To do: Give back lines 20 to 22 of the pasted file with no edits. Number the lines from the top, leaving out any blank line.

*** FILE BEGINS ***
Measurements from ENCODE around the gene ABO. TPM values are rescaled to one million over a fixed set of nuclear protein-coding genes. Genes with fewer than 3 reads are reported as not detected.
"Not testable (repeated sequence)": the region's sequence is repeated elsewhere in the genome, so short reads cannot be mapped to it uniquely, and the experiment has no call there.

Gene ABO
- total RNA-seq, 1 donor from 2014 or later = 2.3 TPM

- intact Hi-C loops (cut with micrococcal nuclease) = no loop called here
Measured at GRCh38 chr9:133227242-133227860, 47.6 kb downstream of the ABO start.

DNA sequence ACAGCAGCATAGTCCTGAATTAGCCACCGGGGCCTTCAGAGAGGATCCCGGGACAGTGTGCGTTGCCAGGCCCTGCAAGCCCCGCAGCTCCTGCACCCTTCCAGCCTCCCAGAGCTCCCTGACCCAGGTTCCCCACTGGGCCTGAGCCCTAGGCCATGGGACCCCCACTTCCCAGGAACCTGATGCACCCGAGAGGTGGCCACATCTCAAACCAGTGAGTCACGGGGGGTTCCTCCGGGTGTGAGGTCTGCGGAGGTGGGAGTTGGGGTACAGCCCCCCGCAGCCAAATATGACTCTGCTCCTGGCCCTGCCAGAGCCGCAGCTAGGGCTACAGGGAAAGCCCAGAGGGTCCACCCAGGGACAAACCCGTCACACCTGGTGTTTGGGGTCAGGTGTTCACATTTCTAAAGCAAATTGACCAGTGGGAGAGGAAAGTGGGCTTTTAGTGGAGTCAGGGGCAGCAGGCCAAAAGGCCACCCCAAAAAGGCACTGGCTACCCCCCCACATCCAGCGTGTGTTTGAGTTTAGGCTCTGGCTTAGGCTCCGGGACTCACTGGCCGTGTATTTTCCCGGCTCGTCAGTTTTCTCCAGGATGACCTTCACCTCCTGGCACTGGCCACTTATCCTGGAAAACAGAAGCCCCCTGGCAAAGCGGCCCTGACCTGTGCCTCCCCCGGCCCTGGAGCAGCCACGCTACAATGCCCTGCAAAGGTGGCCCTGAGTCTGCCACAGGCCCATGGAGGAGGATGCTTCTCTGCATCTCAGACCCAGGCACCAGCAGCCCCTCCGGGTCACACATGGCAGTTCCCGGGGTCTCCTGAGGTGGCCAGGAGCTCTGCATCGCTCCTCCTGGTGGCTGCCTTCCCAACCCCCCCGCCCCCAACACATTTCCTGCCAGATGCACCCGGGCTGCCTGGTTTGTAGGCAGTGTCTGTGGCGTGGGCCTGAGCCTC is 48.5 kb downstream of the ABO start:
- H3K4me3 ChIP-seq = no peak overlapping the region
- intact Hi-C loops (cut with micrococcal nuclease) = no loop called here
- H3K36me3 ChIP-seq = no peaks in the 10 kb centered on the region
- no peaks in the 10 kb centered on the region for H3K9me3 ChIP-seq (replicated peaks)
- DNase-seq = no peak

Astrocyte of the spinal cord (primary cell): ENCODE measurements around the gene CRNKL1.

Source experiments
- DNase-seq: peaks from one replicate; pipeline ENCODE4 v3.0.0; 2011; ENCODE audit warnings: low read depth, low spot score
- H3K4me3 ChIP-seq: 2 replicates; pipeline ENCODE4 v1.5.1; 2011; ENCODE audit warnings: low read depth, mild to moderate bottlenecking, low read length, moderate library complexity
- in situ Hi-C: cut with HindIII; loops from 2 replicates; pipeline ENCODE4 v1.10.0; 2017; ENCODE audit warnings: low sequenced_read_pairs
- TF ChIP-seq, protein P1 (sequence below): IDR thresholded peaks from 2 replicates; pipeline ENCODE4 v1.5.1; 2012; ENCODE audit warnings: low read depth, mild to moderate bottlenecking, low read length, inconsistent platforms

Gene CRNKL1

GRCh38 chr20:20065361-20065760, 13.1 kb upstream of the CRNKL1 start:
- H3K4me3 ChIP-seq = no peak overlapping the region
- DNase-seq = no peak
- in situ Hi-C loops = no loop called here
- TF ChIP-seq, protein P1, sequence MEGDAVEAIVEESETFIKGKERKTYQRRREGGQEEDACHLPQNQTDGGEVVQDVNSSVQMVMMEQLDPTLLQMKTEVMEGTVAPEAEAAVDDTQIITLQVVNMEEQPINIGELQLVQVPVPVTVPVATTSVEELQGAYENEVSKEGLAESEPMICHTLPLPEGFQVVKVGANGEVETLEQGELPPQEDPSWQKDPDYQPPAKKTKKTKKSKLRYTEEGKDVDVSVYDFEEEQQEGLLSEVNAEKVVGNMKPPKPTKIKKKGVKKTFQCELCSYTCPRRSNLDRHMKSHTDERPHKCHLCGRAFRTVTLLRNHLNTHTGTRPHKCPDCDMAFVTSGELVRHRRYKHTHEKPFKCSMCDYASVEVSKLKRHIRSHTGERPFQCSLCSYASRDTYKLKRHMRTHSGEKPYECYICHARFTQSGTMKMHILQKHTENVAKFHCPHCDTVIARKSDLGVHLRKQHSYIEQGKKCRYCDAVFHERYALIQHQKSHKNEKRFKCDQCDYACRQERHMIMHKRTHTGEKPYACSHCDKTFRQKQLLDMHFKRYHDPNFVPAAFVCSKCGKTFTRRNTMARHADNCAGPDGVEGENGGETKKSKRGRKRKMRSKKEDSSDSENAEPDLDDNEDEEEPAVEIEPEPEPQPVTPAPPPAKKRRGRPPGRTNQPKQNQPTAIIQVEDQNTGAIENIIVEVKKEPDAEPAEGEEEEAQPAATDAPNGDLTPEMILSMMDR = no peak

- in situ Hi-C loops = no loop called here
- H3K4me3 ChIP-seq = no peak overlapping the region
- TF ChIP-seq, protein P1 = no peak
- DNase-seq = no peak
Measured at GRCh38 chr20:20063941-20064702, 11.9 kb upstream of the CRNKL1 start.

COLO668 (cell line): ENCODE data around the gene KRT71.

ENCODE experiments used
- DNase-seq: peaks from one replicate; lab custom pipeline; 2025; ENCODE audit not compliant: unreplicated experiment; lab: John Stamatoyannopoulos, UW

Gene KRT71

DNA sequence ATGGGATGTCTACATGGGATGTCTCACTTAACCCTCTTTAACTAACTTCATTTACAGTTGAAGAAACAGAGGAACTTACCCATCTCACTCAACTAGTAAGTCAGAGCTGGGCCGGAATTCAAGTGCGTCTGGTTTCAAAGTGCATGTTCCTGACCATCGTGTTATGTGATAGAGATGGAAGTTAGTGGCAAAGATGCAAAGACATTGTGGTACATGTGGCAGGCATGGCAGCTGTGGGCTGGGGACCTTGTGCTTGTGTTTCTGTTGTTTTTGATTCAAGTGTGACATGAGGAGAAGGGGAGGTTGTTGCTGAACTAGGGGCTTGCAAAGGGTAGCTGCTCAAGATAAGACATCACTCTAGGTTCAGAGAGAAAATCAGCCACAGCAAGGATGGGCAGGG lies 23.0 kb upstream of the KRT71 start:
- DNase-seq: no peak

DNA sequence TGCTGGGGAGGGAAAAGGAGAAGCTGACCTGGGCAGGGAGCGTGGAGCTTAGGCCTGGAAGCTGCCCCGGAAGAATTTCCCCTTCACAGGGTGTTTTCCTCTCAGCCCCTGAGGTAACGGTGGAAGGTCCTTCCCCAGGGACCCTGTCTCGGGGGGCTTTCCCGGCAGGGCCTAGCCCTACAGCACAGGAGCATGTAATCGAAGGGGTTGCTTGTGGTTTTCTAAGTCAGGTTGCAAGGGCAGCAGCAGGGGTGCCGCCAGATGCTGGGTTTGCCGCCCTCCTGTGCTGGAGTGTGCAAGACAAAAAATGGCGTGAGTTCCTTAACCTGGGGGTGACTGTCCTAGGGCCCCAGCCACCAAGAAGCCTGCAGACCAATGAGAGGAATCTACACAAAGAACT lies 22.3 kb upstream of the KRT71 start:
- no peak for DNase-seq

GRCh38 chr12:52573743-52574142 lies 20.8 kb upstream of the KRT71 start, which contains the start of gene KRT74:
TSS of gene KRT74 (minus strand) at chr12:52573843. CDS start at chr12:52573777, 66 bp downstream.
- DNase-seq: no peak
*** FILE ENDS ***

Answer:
GRCh38 chr20:20065361-20065760, 13.1 kb upstream of the CRNKL1 start:
- H3K4me3 ChIP-seq = no peak overlapping the region
- DNase-seq = no peak